|I can't believe how easy it is to fool these schmucks.|
Let's take a look at three of them.
First there is this from the Washington Post:
As he has prepared to be named the Republican nominee for president, Donald Trump has not read any biographies of presidents. He said he would like to someday.
He has no time to read, he said: “I never have. I’m always busy doing a lot. Now I’m more busy, I guess, than ever before.”
Trump’s desk is piled high with magazines, nearly all of them with himself on their covers, and each morning, he reviews a pile of printouts of news articles about himself that his secretary delivers to his desk. But there are no shelves of books in his office, no computer on his desk.
Reporters and others have already extensively pointed out the obvious similarities between Trump and Sarah Palin, and this is just one more to add to the pile.
Palin's answer to what she read disqualified her almost immediately for the job of VP in 2008, however there is little evidence that Trump will suffer the same fate eight years later.
(By the way, also like Palin, Trump claims that he makes decisions using "common sense." Yeah you need a whole lot more than common sense to run this country.)
This from Newsweek:
Donald Trump, who often says he only likes winners, tells one grand tale of loss: In 1990, he nearly went bankrupt and was forced to ask dozens of banks to whom he owed money to change the terms on their loans and forgive some of his debts.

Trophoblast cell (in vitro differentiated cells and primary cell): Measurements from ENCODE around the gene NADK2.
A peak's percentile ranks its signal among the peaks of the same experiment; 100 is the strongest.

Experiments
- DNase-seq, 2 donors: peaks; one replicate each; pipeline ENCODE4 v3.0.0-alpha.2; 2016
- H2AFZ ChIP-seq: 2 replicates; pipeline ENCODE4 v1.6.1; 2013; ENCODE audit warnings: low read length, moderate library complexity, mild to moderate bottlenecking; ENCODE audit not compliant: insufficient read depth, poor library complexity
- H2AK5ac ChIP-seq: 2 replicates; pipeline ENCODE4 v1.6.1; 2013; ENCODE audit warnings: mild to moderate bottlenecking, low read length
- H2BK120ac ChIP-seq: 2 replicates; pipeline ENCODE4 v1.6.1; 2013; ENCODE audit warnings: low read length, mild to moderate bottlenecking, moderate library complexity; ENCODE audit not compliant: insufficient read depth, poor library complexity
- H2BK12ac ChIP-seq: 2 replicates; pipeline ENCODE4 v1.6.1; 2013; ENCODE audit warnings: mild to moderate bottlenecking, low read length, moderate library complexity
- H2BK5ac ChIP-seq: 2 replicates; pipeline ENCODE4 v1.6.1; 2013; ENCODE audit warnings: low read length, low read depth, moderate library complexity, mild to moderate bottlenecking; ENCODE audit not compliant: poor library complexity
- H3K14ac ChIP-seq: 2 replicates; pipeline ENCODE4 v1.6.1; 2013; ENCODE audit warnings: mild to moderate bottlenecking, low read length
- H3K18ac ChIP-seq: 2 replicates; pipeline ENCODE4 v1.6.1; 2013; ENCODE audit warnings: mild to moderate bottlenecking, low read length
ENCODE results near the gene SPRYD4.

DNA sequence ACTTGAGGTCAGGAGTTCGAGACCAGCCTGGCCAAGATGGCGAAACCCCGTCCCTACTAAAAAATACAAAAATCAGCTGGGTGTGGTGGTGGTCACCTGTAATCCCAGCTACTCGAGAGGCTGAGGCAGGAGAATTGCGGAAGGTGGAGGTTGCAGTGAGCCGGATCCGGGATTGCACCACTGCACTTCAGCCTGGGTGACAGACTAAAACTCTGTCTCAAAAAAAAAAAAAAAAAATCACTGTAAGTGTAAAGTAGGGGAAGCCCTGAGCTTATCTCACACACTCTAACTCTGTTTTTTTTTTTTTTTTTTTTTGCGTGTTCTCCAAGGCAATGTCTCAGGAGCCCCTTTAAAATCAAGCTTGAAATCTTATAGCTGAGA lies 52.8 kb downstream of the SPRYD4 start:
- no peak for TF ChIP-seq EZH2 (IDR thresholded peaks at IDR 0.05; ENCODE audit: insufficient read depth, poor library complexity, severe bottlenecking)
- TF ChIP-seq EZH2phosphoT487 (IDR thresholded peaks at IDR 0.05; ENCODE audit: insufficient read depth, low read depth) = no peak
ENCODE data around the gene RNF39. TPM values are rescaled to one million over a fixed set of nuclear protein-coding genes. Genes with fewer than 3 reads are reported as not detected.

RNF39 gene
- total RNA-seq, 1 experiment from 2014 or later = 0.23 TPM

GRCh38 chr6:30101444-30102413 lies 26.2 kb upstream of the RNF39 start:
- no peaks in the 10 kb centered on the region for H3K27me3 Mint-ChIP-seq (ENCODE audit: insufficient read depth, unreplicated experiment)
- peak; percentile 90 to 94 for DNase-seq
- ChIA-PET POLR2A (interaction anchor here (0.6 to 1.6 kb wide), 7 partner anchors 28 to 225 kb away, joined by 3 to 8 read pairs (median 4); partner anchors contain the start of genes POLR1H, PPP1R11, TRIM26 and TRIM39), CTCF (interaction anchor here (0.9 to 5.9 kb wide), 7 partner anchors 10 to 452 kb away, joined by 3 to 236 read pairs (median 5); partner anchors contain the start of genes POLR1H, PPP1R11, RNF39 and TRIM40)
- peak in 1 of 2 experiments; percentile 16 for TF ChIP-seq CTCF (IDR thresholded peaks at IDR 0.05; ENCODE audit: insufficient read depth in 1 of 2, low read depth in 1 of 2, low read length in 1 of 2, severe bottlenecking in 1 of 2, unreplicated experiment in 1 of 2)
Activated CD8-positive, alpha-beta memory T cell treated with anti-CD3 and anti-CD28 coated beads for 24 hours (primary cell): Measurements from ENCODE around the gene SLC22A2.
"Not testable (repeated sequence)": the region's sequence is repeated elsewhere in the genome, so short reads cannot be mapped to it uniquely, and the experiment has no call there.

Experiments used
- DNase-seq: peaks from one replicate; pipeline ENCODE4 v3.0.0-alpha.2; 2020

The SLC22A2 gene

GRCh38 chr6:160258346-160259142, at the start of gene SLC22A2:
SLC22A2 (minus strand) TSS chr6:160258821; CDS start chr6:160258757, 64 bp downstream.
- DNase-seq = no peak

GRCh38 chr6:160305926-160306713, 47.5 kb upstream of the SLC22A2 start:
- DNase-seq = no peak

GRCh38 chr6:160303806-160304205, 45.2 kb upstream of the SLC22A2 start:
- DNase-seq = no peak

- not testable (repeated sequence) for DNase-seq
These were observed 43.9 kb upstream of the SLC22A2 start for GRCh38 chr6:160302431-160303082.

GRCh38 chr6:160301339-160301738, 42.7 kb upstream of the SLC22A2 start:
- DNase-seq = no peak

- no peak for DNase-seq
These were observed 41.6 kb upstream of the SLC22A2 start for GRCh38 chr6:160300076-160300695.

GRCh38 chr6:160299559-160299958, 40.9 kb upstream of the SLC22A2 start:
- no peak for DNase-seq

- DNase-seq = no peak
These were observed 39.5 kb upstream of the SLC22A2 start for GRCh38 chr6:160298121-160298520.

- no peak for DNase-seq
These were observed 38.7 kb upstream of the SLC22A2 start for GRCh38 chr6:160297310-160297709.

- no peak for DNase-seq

It was, the real estate developer admits in his 1997 book "The Art of the Comeback," the darkest period of his professional life. In his telling, it's a story of redemption, of resilience, and proof of his exceptional negotiating skills and shrewd thinking.
Six people who participated in the loan workout negotiations have a different recollection, raising questions about a key part of the personal narrative that many of Trump's supporters have found compelling as he campaigns to be the next president of the United States on Nov. 8. On the campaign trail he has portrayed himself as a survivor and a master negotiator.
The six bankers and lawyers involved in the deal claim that Trump did not come to them looking for a better deal, but that it was the banks who approached him when they recognized he was on the brink of collapse, and the only "deal making" was on their part as they worked out how to save his business.
In the end all Trump did was sign on the dotted line. So much for any "Art of the Deal."
And speaking of the "Art of the Deal." here is an excerpt from the interview that The New Yorker conducted with the man who actually wrote that book for Donald Trump:
Schwartz thought about publishing an article describing his reservations about Trump, but he hesitated, knowing that, since he’d cashed in on the flattering “Art of the Deal,” his credibility and his motives would be seen as suspect. Yet watching the campaign was excruciating. Schwartz decided that if he kept mum and Trump was elected he’d never forgive himself. In June, he agreed to break his silence and give his first candid interview about the Trump he got to know while acting as his Boswell.
“I put lipstick on a pig,” he said. “I feel a deep sense of remorse that I contributed to presenting Trump in a way that brought him wider attention and made him more appealing than he is.” He went on, “I genuinely believe that if Trump wins and gets the nuclear codes there is an excellent possibility it will lead to the end of civilization.”
If he were writing “The Art of the Deal” today, Schwartz said, it would be a very different book with a very different title. Asked what he would call it, he answered, “The Sociopath.”
So essentially, much like Sarah Palin, virtually EVERYTHING we think we know about Donald Trump is pure unadulterated bullshit.
Well good job Republican party, you did it again.